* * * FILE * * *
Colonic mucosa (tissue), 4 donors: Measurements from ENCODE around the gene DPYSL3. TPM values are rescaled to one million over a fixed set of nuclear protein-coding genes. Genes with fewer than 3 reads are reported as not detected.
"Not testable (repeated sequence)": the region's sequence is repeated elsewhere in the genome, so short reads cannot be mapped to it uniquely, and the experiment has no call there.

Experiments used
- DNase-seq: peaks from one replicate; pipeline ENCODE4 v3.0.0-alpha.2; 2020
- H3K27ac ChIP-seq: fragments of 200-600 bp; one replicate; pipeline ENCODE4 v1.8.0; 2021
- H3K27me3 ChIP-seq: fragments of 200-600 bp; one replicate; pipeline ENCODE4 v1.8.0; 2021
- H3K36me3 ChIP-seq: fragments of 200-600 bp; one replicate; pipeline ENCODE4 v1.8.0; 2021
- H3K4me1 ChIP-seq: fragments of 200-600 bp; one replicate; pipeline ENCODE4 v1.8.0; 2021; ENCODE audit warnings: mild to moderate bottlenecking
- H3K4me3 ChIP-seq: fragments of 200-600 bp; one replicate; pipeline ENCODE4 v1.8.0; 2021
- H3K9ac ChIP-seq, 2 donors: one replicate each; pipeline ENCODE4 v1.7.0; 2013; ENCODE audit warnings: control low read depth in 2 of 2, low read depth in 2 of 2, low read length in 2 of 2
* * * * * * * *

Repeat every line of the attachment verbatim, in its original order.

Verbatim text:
Colonic mucosa (tissue), 4 donors: Measurements from ENCODE around the gene DPYSL3. TPM values are rescaled to one million over a fixed set of nuclear protein-coding genes. Genes with fewer than 3 reads are reported as not detected.
"Not testable (repeated sequence)": the region's sequence is repeated elsewhere in the genome, so short reads cannot be mapped to it uniquely, and the experiment has no call there.

Experiments used
- DNase-seq: peaks from one replicate; pipeline ENCODE4 v3.0.0-alpha.2; 2020
- H3K27ac ChIP-seq: fragments of 200-600 bp; one replicate; pipeline ENCODE4 v1.8.0; 2021
- H3K27me3 ChIP-seq: fragments of 200-600 bp; one replicate; pipeline ENCODE4 v1.8.0; 2021
- H3K36me3 ChIP-seq: fragments of 200-600 bp; one replicate; pipeline ENCODE4 v1.8.0; 2021
- H3K4me1 ChIP-seq: fragments of 200-600 bp; one replicate; pipeline ENCODE4 v1.8.0; 2021; ENCODE audit warnings: mild to moderate bottlenecking
- H3K4me3 ChIP-seq: fragments of 200-600 bp; one replicate; pipeline ENCODE4 v1.8.0; 2021
- H3K9ac ChIP-seq, 2 donors: one replicate each; pipeline ENCODE4 v1.7.0; 2013; ENCODE audit warnings: control low read depth in 2 of 2, low read depth in 2 of 2, low read length in 2 of 2